December 2015
Volume 6, Issue 12

Idle Some More? Biomass Facilities Offline for Months
(December 2015)

Biomass Power Facilities Idle for Months
- by Josh Schlossberg, The Biomass Monitor

One of biomass energy's main selling points is that it's a baseload source of energy available 24/7, unlike solar and wind.

Despite these promises--and hundreds of millions of dollars of taxpayer subsidies, grants and loans--several biomass power facilities across the U.S. have been sitting idle for months at a time, thanks to fires, equipment failure, and competition from cheaper energy sources.

Eagle Valley Clean Energy, an 11.5-megawatt biomass power facility in Gypsum, Colorado, began operations in December 2013, only to have its conveyor belt catch fire in December 2014.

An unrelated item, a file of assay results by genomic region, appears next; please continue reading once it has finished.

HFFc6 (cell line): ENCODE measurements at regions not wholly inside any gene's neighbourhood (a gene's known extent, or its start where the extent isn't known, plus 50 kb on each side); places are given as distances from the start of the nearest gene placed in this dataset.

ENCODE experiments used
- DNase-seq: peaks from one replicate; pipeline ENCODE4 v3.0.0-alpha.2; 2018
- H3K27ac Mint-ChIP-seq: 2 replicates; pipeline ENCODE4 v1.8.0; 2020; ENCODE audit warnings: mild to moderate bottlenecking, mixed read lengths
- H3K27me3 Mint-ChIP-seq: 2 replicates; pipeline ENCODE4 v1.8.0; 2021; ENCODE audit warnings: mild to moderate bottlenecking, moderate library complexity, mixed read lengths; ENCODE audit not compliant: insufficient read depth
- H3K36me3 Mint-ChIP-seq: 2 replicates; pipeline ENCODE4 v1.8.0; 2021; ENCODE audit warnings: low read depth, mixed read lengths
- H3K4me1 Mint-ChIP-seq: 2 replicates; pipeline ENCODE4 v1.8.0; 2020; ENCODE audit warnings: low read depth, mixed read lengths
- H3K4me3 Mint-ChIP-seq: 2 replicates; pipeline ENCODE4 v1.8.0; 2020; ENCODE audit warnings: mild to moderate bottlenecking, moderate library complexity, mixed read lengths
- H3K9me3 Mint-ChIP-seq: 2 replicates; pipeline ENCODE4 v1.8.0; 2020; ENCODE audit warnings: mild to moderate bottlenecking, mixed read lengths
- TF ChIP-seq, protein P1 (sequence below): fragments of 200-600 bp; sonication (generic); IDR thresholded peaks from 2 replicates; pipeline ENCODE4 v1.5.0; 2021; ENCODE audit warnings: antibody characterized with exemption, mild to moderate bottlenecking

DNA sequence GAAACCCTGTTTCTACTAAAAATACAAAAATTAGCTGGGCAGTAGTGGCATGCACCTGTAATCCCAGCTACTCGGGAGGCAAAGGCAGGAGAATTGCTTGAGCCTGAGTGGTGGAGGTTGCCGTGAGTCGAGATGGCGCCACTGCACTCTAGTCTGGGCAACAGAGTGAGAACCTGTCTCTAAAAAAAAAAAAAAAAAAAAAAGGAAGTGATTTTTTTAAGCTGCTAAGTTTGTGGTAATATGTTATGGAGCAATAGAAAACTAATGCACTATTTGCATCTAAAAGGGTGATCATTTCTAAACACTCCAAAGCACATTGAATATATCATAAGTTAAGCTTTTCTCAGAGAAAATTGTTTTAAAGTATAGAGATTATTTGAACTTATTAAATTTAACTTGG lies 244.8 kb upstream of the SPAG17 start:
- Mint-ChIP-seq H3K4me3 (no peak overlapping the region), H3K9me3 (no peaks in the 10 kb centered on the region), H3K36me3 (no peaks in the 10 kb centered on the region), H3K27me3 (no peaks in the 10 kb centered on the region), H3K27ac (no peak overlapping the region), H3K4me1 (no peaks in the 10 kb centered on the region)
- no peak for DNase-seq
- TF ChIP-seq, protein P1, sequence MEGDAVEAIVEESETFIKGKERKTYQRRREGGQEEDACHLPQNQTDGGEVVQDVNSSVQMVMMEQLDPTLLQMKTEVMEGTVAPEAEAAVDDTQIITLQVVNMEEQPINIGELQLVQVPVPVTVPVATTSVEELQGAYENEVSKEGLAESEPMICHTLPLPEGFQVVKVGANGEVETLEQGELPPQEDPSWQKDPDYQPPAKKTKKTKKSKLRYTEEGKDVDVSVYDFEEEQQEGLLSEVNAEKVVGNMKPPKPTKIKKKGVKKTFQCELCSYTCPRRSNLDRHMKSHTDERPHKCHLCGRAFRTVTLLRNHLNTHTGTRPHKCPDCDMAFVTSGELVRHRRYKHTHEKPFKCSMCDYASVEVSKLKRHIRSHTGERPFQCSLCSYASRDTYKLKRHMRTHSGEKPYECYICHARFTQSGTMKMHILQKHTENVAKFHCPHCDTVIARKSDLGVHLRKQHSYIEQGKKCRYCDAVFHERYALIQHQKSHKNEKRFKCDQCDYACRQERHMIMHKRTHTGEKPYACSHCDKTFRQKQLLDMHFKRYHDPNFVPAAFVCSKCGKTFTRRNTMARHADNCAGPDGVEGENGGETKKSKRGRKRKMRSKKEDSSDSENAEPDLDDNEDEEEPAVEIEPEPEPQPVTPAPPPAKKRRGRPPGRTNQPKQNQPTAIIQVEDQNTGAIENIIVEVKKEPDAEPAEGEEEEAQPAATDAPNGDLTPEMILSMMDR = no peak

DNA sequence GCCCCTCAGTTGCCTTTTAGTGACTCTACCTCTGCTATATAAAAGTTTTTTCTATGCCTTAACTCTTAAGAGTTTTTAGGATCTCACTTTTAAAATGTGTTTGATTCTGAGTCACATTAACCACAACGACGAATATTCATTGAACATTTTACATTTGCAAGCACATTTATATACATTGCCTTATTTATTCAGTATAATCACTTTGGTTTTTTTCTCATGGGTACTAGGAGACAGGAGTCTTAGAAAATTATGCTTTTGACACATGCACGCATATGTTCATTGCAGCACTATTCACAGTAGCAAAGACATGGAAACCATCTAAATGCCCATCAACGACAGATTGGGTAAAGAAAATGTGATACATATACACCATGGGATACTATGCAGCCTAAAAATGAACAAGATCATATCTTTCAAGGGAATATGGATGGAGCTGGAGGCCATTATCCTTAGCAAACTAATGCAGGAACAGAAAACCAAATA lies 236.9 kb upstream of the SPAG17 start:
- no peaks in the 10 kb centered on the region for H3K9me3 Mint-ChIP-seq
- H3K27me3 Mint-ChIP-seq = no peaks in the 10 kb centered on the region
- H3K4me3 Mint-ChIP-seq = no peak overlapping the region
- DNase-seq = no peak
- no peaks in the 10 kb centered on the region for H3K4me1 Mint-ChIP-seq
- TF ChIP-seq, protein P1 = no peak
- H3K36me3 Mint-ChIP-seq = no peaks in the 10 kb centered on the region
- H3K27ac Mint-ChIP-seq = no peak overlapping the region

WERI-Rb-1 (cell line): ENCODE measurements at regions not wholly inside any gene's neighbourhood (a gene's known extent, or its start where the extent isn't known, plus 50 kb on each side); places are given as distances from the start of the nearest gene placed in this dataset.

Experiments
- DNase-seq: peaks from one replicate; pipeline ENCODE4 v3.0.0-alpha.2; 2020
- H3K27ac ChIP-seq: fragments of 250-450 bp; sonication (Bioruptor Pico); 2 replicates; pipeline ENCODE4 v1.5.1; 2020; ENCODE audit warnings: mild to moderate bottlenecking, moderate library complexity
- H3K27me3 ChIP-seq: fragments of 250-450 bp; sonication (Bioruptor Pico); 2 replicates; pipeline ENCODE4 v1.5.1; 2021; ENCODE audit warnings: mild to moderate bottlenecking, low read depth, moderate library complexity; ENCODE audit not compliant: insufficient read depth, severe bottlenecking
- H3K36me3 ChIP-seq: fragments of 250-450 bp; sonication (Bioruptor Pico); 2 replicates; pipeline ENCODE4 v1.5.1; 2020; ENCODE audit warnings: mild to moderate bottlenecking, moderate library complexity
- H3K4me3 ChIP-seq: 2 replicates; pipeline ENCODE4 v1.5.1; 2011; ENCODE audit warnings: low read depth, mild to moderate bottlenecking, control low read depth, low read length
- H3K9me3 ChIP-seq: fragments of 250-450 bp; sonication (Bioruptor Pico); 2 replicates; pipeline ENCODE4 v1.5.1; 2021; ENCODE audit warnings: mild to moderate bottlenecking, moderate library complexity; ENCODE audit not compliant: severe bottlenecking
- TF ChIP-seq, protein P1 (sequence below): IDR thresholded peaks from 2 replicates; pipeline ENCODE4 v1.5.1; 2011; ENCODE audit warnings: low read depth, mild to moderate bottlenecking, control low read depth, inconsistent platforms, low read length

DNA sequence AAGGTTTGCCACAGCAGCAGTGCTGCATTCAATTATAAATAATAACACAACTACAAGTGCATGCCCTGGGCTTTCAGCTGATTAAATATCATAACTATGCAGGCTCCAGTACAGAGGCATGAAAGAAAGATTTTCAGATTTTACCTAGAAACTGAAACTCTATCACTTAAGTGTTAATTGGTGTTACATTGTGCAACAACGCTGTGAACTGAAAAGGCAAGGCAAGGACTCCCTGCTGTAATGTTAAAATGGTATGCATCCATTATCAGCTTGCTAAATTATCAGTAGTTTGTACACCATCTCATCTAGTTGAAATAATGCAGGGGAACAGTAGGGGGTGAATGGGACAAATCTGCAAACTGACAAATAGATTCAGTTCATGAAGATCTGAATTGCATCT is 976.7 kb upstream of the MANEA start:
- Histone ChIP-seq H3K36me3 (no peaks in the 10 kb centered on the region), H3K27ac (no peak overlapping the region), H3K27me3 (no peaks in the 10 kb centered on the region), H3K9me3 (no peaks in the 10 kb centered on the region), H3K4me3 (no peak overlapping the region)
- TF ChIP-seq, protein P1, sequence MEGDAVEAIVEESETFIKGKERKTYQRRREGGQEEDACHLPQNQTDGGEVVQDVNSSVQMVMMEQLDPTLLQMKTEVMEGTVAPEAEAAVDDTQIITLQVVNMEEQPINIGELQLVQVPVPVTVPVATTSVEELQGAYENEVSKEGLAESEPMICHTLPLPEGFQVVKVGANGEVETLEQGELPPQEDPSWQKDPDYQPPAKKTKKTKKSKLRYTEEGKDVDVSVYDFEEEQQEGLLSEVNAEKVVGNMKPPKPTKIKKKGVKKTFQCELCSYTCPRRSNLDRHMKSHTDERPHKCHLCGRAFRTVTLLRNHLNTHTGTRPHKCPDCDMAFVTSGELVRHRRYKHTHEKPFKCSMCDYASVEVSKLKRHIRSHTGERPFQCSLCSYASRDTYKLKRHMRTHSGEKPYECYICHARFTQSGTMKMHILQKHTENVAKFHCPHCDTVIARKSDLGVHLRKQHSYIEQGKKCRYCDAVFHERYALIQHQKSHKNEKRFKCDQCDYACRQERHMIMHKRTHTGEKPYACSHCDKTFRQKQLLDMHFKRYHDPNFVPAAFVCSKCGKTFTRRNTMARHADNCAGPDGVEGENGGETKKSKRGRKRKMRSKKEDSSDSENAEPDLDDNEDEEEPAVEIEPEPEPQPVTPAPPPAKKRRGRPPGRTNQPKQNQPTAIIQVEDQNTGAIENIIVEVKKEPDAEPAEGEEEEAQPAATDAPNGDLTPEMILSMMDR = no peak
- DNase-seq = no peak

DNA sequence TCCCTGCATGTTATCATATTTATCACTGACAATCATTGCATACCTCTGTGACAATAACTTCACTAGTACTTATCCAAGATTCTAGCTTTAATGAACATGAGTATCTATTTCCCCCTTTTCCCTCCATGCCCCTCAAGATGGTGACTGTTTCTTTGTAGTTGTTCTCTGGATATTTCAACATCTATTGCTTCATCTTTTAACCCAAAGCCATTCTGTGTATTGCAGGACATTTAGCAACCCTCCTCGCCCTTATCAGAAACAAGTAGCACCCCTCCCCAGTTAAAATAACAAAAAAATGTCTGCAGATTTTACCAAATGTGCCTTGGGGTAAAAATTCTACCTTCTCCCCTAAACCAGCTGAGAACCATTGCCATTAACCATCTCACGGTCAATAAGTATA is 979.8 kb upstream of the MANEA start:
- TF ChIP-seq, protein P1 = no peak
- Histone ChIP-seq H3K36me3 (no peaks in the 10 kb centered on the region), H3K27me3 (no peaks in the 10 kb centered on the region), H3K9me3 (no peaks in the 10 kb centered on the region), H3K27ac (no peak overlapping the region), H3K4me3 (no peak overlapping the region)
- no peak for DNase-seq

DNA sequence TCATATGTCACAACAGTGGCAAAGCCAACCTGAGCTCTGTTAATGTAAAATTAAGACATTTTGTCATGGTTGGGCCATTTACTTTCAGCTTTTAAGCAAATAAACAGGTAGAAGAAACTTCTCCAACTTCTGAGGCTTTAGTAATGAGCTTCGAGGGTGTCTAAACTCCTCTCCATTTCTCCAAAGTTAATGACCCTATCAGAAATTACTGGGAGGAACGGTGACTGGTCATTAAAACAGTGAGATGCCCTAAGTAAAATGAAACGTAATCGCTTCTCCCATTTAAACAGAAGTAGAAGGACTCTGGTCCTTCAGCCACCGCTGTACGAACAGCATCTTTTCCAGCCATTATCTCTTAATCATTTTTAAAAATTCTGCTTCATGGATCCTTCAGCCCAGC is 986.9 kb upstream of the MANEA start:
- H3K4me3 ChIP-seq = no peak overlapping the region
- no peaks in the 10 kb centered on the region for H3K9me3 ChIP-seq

Despite assurances from facility spokespeople that they'd resume operations within a few months, the facility is still offline as of November 2015. While Eagle Valley's attorney recently said they'd be up and running again by the end of the year, the Town of Gypsum might not let that happen, with town officials pointing out that the facility had been operating without a required certificate of occupancy, according to Vail Daily.

Eagle Valley has received $40 million in loan guarantees from the USDA, a portion of an annual $12.5 million matching payment for feedstock transportation from the Biomass Crop Assistance Program (part of the Farm Bill), and a $250,000 biomass utilization grant.